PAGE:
To illuminate this scene, I wanted to use warm lighting to make the project more attractive, although I understand that cold lighting would be more in line with the emotion of the scene. To show a little detail of the objects on the desk, I used a soft, cold light that would allow us to appreciate what is on the desk, but not draw too much attention. 

The character uses a cold light, which is the light that comes out of the computer screen, in order to differentiate the background of the character with the warm light that enters through the door. To make it more readable and eye-catching, I added a couple of warm lights as a clipping light on the back of the character.

As I wanted to have more creative control over the lighting, I assigned the lights what specific objects I wanted them to illuminate. This is done by going to the properties > object > shading > light linking, and entering the meshes that you want to affect the light in this option. This way, I have better control over the behavior of the light.   


Here, I use the Blender particles to make the hair. I add a particle emitter and put it on the hair, give it the necessary length and a not very high number of particles. This way, we control the hair better when we add children for greater density. With the comb tool, I comb it using the block out that I made for the hair as a guide. 

Then I activate the children option that allows us to have a greater density of hair subject to the particles that we have as a base. As we can see in the concept, the character looks careless, so the hair should not be very straight so we have to add some noise to have a more random and disheveled hair. When I like the result, I add a new layer of particles to make longer strands that stick out from the ones we already have and give it a more careless look. 

For the hair material, mix nodes of Principal Hair BSDF with a brown color along with a yellow one to give it a little variety, and finally with white color, controlling the distribution with a noise texture to add a few grays.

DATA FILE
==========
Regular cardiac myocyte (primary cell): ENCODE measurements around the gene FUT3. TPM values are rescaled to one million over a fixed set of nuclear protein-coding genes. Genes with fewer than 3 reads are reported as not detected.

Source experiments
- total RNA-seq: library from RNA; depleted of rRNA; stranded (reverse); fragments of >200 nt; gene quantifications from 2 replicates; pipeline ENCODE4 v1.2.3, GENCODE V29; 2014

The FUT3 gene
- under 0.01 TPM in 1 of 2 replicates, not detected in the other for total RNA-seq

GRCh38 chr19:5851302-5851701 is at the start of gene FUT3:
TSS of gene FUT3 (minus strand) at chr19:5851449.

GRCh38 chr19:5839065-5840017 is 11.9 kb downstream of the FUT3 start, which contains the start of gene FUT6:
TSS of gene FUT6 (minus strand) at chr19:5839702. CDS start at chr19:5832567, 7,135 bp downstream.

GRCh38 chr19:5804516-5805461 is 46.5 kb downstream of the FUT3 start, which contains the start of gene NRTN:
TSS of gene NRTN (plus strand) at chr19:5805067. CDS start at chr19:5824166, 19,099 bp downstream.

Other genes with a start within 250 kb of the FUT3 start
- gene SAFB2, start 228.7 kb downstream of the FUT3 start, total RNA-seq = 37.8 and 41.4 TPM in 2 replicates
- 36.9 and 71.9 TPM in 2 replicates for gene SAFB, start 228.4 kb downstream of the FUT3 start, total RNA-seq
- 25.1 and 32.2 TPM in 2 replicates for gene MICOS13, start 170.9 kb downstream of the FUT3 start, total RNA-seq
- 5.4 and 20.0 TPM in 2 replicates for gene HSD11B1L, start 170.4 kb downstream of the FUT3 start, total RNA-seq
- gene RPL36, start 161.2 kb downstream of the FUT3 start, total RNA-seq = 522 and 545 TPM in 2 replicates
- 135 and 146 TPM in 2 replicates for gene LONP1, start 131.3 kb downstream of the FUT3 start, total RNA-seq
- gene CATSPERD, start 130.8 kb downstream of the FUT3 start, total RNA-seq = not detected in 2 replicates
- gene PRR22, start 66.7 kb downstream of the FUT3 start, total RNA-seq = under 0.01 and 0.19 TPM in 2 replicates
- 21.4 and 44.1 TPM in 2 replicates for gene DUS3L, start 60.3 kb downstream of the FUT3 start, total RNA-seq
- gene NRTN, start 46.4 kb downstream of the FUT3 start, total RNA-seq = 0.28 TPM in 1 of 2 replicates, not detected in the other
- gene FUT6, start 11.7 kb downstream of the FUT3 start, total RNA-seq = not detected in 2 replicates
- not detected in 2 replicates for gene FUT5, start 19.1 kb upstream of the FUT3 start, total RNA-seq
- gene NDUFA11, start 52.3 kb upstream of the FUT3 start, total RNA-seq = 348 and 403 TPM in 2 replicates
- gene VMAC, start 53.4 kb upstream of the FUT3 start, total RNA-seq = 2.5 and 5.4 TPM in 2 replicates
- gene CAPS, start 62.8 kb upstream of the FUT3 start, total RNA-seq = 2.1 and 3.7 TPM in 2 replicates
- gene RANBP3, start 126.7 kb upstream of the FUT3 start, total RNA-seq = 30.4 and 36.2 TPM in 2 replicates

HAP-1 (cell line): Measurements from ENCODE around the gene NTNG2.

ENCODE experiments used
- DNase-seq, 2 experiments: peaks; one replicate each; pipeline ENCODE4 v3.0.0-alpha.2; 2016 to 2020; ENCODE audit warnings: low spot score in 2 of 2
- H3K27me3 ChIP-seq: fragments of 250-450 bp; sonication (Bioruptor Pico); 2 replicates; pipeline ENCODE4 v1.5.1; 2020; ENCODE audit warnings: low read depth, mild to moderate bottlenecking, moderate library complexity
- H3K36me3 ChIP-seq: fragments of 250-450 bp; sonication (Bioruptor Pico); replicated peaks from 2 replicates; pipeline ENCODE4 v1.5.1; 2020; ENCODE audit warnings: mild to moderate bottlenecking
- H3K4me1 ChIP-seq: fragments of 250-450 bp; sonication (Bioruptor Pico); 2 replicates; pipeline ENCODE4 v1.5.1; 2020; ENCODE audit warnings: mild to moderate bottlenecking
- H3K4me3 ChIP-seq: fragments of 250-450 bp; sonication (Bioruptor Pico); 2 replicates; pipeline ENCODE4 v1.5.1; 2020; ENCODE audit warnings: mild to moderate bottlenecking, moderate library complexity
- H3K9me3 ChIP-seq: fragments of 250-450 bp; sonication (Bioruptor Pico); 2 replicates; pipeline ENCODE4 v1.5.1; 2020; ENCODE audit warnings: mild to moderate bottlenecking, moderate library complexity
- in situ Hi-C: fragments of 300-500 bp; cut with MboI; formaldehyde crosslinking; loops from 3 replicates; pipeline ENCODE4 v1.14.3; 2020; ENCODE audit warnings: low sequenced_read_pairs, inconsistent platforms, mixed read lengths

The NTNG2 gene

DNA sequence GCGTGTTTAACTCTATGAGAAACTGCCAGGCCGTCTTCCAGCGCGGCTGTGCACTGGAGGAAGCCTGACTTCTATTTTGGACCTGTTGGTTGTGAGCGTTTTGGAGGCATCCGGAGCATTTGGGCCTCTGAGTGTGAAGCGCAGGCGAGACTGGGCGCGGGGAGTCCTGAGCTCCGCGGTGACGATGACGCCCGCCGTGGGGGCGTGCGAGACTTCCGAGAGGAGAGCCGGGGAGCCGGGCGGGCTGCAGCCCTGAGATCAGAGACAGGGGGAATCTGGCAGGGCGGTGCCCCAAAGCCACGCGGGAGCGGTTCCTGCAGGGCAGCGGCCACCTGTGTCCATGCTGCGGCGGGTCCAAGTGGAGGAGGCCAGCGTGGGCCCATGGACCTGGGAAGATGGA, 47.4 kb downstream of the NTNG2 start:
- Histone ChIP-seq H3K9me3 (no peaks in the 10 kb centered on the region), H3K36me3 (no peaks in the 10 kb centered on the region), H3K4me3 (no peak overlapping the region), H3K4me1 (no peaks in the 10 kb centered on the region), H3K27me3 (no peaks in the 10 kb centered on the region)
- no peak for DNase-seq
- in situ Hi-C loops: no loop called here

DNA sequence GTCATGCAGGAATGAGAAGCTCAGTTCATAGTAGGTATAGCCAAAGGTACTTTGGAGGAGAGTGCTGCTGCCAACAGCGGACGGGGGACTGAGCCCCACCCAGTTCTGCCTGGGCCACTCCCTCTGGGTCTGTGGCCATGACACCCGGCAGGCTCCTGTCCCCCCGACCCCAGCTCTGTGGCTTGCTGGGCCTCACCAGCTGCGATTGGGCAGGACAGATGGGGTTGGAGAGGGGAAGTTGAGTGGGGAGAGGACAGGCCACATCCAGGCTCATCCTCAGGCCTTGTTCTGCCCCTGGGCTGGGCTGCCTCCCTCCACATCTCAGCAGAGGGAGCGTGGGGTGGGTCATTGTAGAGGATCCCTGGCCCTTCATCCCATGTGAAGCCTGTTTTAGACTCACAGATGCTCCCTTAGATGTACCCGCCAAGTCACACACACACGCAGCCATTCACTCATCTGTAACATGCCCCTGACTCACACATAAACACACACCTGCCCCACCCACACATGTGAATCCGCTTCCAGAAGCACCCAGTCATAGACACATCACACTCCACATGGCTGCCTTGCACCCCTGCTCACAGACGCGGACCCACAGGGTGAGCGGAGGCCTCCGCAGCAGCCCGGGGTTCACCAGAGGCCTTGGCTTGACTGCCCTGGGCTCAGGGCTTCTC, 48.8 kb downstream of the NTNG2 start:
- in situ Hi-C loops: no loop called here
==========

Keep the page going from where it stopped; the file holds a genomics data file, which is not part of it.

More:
We control the combination of these materials through a color ramp that allows us to manage the mixture of both materials connected through a mix shader, thus giving the desired variation in the material, and then an image of the nodes. 

Rendering and Post-Processing

To render the project, I introduced the textures in Blender and connected them in the principal BSDF. In this setting, some materials such as the skin needs the light to pass through it a little to give it a more realistic appearance. This is achieved by modifying the part of the subsurface in the principal BSDF. In this case, use the following values:

Each one represents the amount of light that will pass through the object: first red, then blue, and finally green. For glass objects like lenses, use a simple node setup, add a glass node, and with an alpha scratch, modify the roughness and bump to give it a slightly worn look.

As for previewing the textures in the viewport and verifying that they are working correctly, lower your maximum resolution to 1024 in the properties > render > simplify > viewport > texture limit. This will allow us not to overload our equipment with very heavy textures. Finally, we use the render cycles, add the desired number of samples, and activate the Denoise option that allows us to clean the noise in the render.

To finish, I modify the final render in Lightroom which allows me to make the image more attractive, modifying the colors and lights of the image until I have something that I like.

Render from Blender                                                      Render from lightroom

RENDER: Home Office

That’s all! Thanks for reading!

About the Artist                       

Kevin Anacona is a 3d artist generalist from Colombia, currently working as a freelance and full-time 3D artist.                                                                                                                                                                                 

About the Author

Avatar image for Alina Khan
Alina Khan

A self taught 3d artist, who seeks to excel in the computer graphics field. Currently a student, freelancer and the editor for the 'Behind the Scenes' at Blender Nation.

Leave A Reply

To add a profile picture to your message, register your email address with To protect your email address, create an account on BlenderNation and log in when posting a message.